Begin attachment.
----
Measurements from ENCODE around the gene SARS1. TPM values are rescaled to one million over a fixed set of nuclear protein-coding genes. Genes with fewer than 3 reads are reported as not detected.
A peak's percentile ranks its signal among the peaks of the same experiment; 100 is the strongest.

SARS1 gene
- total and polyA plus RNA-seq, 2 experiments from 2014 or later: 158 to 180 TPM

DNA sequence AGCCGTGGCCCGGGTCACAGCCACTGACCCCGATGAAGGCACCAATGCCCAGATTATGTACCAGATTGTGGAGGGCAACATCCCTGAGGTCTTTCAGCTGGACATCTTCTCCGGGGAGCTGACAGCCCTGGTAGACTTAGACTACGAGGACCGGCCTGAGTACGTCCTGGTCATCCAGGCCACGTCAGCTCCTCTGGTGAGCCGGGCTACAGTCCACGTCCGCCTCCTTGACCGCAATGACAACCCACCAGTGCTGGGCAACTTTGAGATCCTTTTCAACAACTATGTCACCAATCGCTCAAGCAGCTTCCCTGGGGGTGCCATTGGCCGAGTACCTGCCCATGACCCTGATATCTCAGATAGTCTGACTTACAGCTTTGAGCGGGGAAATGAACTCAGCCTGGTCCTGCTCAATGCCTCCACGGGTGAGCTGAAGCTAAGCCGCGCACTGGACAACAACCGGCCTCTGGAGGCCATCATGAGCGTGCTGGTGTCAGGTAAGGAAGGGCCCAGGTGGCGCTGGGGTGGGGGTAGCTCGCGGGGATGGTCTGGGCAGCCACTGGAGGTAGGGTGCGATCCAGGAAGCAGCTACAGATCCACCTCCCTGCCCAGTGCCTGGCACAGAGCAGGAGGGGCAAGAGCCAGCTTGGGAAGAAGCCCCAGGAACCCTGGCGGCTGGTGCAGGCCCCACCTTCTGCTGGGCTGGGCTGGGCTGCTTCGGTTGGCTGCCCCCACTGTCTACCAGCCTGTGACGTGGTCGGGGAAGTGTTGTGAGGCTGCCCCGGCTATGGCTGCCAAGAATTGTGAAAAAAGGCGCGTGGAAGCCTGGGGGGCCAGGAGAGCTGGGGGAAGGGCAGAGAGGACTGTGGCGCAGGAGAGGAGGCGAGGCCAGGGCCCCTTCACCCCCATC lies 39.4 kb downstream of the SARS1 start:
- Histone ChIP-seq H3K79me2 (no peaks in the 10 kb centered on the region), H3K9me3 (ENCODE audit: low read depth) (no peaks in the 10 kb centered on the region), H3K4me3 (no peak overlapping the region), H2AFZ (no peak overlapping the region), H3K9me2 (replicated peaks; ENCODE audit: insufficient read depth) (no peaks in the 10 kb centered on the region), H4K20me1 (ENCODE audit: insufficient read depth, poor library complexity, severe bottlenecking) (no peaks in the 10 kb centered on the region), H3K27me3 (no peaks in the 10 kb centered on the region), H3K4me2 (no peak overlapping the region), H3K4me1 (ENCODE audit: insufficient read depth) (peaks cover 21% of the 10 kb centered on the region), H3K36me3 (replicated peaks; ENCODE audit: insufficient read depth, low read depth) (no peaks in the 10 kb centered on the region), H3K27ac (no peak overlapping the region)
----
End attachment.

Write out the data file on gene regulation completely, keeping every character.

Measurements from ENCODE around the gene SARS1. TPM values are rescaled to one million over a fixed set of nuclear protein-coding genes. Genes with fewer than 3 reads are reported as not detected.
A peak's percentile ranks its signal among the peaks of the same experiment; 100 is the strongest.

SARS1 gene
- total and polyA plus RNA-seq, 2 experiments from 2014 or later: 158 to 180 TPM

DNA sequence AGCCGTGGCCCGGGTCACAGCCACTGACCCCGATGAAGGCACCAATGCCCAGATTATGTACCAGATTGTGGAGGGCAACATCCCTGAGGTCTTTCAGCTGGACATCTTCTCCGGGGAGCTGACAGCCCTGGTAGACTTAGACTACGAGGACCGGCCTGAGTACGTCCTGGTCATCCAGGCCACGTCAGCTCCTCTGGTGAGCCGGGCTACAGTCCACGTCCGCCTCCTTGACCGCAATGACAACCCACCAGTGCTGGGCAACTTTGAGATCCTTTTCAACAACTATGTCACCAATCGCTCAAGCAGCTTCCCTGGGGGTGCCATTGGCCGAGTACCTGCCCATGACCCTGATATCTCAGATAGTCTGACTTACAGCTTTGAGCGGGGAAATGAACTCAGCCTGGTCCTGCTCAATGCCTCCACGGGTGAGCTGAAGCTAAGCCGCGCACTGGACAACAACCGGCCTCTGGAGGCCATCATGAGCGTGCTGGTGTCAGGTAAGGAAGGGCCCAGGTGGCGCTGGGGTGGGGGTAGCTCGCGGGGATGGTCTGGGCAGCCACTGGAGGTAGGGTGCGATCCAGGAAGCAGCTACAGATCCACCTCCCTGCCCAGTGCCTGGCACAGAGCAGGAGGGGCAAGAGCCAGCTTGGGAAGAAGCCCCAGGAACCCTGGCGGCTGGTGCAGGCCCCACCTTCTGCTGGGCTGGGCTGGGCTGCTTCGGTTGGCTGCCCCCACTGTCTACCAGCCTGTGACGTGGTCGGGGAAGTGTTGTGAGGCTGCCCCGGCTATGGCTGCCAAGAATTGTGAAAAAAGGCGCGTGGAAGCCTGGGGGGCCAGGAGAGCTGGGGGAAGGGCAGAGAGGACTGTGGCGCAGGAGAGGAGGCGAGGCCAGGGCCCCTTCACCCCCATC lies 39.4 kb downstream of the SARS1 start:
- Histone ChIP-seq H3K79me2 (no peaks in the 10 kb centered on the region), H3K9me3 (ENCODE audit: low read depth) (no peaks in the 10 kb centered on the region), H3K4me3 (no peak overlapping the region), H2AFZ (no peak overlapping the region), H3K9me2 (replicated peaks; ENCODE audit: insufficient read depth) (no peaks in the 10 kb centered on the region), H4K20me1 (ENCODE audit: insufficient read depth, poor library complexity, severe bottlenecking) (no peaks in the 10 kb centered on the region), H3K27me3 (no peaks in the 10 kb centered on the region), H3K4me2 (no peak overlapping the region), H3K4me1 (ENCODE audit: insufficient read depth) (peaks cover 21% of the 10 kb centered on the region), H3K36me3 (replicated peaks; ENCODE audit: insufficient read depth, low read depth) (no peaks in the 10 kb centered on the region), H3K27ac (no peak overlapping the region)